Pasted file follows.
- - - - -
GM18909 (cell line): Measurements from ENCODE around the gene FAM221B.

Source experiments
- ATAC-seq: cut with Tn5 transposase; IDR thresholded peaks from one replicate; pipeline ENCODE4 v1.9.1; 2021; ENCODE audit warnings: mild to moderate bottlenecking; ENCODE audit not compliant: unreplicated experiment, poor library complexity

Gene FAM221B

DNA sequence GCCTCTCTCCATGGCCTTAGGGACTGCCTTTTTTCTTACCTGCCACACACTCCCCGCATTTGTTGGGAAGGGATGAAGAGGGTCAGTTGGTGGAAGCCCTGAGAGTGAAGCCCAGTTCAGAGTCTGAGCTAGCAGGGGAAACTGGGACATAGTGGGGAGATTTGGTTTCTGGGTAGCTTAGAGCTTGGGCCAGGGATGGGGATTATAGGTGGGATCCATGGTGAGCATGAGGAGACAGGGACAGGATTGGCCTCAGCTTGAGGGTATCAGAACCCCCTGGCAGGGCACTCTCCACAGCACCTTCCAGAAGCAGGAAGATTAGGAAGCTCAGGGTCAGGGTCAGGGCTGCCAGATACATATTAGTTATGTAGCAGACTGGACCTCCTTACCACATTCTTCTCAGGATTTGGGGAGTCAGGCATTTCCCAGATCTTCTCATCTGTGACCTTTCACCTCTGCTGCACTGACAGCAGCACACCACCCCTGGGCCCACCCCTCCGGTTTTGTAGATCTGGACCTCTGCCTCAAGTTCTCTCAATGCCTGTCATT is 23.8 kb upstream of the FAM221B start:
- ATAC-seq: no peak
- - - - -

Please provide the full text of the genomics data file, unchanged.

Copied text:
GM18909 (cell line): Measurements from ENCODE around the gene FAM221B.

Source experiments
- ATAC-seq: cut with Tn5 transposase; IDR thresholded peaks from one replicate; pipeline ENCODE4 v1.9.1; 2021; ENCODE audit warnings: mild to moderate bottlenecking; ENCODE audit not compliant: unreplicated experiment, poor library complexity

Gene FAM221B

DNA sequence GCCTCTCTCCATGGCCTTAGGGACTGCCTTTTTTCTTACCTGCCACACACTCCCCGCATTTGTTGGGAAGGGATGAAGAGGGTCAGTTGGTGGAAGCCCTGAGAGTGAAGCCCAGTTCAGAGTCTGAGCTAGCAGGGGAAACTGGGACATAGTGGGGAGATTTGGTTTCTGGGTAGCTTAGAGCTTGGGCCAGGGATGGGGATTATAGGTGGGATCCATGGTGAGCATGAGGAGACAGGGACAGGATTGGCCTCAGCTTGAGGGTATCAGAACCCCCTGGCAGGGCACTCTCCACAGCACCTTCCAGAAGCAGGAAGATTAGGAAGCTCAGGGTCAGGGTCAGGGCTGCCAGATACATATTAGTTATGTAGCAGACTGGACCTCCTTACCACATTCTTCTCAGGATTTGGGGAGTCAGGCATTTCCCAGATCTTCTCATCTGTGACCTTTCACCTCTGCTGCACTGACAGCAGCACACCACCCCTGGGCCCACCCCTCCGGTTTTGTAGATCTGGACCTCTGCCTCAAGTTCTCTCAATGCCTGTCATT is 23.8 kb upstream of the FAM221B start:
- ATAC-seq: no peak